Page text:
Several controversies in the last decade have shined a light on the way DP World, the third biggest ports operator in the world, was doing business in Africa. Those controversies illustrate perfectly how a multinational company has used predatory business practices to extend its domination on the African coasts.
The most recent controversy started a few weeks ago while the Kenyan government was looking for a concessionaire to manage the Second Container Terminal at the Port of Mombasa [i]. DP World was one of the bidders and used their power peddlers to make Kenyan officials in charge of the National Treasury's Private-Public-Partnership introduce several addendums to the initial tender documents. The contracting authority, The Kenya Ports Authority, protested against these changes, which occurred just after the end of the technical evaluation. They made most of the participants withdraw their candidacy, favoring DP World, which will probably win the concession. Nevertheless, many irregularities occured in this bidding process and it is likely that the other companies involved will have enough material to bring the case into court. This event has also damaged diplomatic relations between Kenya and Japan. One of the participants, represented by Hideo Uguchi, the chief representative of the Japan International Corporation, said that this matter could affect Tokyo's aid to Kenya.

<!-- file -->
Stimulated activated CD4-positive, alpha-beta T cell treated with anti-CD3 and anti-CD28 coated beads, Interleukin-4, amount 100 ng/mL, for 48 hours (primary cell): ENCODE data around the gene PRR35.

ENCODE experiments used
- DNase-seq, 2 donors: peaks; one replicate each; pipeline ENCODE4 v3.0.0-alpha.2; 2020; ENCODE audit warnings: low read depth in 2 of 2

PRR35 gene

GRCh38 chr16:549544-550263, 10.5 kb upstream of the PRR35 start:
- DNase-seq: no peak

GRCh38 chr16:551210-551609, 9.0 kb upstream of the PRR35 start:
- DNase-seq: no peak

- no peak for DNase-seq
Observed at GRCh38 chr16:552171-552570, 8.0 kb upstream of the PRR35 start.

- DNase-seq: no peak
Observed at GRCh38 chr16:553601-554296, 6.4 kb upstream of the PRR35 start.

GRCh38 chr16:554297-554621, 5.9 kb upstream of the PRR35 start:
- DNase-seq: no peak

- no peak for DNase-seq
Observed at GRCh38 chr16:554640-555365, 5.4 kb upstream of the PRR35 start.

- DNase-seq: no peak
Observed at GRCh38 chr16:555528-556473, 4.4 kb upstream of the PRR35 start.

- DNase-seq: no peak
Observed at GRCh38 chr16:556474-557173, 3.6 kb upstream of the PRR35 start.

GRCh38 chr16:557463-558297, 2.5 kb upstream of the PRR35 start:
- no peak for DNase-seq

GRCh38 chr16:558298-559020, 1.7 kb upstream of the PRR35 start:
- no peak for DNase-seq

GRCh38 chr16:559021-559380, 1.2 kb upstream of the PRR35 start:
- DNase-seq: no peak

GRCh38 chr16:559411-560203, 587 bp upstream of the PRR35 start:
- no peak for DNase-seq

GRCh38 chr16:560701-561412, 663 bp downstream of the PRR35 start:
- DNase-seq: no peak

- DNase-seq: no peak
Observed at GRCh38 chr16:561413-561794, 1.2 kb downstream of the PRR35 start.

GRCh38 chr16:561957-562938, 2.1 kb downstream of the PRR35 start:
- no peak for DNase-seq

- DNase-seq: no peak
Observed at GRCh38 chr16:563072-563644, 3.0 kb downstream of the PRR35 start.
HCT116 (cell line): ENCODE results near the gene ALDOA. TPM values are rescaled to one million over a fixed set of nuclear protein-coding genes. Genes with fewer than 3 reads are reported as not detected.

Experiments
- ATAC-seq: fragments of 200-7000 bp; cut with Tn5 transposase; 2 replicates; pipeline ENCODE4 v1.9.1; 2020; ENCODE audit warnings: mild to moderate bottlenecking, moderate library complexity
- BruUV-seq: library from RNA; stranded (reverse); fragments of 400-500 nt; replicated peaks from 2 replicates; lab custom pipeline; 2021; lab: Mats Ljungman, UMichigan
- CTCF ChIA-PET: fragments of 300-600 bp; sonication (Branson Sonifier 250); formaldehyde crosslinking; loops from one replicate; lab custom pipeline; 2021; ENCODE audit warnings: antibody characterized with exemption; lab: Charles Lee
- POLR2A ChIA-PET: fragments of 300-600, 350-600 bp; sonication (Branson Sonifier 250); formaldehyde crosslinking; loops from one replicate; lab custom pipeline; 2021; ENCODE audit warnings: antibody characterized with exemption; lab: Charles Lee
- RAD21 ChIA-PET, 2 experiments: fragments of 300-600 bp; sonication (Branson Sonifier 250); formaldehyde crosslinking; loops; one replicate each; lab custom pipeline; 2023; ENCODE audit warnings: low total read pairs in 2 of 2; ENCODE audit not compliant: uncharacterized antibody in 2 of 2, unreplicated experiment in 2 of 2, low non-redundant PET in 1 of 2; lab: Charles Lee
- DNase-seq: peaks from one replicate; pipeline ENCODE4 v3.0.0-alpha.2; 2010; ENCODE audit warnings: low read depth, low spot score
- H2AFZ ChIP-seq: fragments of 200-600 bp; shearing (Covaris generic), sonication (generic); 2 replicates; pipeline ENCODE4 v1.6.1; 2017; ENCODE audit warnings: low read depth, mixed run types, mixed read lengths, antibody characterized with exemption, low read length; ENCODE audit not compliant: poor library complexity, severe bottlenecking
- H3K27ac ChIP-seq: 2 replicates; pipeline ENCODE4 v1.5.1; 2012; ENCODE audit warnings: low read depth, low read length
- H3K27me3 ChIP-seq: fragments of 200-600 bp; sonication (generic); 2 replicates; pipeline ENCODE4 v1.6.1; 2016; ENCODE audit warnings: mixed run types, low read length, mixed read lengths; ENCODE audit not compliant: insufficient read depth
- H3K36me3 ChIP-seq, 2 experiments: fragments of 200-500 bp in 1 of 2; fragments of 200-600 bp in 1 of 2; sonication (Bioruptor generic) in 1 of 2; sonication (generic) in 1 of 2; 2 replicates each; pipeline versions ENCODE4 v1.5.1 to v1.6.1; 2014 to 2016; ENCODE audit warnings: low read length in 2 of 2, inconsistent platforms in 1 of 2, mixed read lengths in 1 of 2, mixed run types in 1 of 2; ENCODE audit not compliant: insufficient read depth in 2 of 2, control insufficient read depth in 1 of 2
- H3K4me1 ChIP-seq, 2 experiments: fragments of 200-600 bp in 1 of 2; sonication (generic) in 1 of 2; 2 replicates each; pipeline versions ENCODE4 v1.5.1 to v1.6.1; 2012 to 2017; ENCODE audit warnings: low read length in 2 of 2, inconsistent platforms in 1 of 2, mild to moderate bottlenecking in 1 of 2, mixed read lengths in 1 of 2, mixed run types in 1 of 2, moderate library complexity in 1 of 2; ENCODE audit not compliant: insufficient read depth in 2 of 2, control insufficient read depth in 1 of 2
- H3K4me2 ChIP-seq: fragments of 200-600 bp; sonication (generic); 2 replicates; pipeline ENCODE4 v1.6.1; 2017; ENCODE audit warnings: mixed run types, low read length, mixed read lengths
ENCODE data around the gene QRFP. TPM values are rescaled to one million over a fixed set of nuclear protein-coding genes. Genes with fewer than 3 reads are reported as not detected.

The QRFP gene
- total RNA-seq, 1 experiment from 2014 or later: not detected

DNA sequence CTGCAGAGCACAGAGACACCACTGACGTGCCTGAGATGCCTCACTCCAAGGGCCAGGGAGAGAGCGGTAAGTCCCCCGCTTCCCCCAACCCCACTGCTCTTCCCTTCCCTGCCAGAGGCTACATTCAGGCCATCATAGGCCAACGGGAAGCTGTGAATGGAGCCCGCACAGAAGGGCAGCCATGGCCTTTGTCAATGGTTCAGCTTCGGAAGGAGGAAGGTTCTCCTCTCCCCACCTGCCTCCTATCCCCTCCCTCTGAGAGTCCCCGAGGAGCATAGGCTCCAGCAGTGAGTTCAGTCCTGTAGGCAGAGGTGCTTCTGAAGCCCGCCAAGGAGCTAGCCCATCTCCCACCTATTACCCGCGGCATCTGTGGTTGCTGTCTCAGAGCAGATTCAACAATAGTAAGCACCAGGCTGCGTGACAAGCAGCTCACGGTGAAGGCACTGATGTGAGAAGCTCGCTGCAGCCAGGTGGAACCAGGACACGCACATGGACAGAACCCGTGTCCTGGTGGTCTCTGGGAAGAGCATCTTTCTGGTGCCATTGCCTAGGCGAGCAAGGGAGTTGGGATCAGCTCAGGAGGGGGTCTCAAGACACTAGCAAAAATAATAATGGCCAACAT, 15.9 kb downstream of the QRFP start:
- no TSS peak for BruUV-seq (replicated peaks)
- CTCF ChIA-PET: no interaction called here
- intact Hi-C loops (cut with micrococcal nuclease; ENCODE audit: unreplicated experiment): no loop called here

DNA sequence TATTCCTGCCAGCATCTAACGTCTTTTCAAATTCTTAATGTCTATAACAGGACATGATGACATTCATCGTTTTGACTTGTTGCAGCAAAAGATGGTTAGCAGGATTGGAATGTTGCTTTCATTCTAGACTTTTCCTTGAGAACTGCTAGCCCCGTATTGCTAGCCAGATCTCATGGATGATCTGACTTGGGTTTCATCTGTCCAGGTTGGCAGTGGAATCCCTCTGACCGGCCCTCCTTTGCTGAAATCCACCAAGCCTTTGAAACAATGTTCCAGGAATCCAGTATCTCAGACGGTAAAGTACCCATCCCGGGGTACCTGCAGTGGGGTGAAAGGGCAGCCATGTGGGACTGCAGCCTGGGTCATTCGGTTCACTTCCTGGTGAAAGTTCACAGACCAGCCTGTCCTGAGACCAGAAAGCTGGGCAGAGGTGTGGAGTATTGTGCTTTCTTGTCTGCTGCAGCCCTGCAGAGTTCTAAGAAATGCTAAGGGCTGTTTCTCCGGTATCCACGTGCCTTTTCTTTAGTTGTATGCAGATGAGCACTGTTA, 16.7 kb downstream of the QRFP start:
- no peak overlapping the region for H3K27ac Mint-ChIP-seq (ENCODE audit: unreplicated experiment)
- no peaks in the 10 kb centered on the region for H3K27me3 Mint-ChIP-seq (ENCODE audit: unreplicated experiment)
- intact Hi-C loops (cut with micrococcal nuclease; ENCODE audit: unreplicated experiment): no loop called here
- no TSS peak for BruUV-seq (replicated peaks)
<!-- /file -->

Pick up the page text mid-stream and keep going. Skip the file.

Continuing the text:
In Senegal, another resounding controversy occurred following the signing in 2007 of a 25-year concession for DP World to operate the port in Dakar. The Senegalese government accused the Emirati Company of conniving with ex-Minister Karim Wade, son of the former ex-Senegalese President, in order to acquire the Dakar concession over the other bidders. For Karim Wade, this was only a small part of the illegal activities in which he was involved during the 12 years of his father's reign of corruption and nepotism. For DP World, Karim Wade was apparently just another greedy political figure to bribe [ii].
This company has also been accused by the Djiboutian government of illegal and corrupt moves to take control of the concession of the Doraleh Container Terminal in Djibouti [iii]. The Djiboutian government filed a claim against DP World at the London's Court of International Arbitration and the trial is currently in process.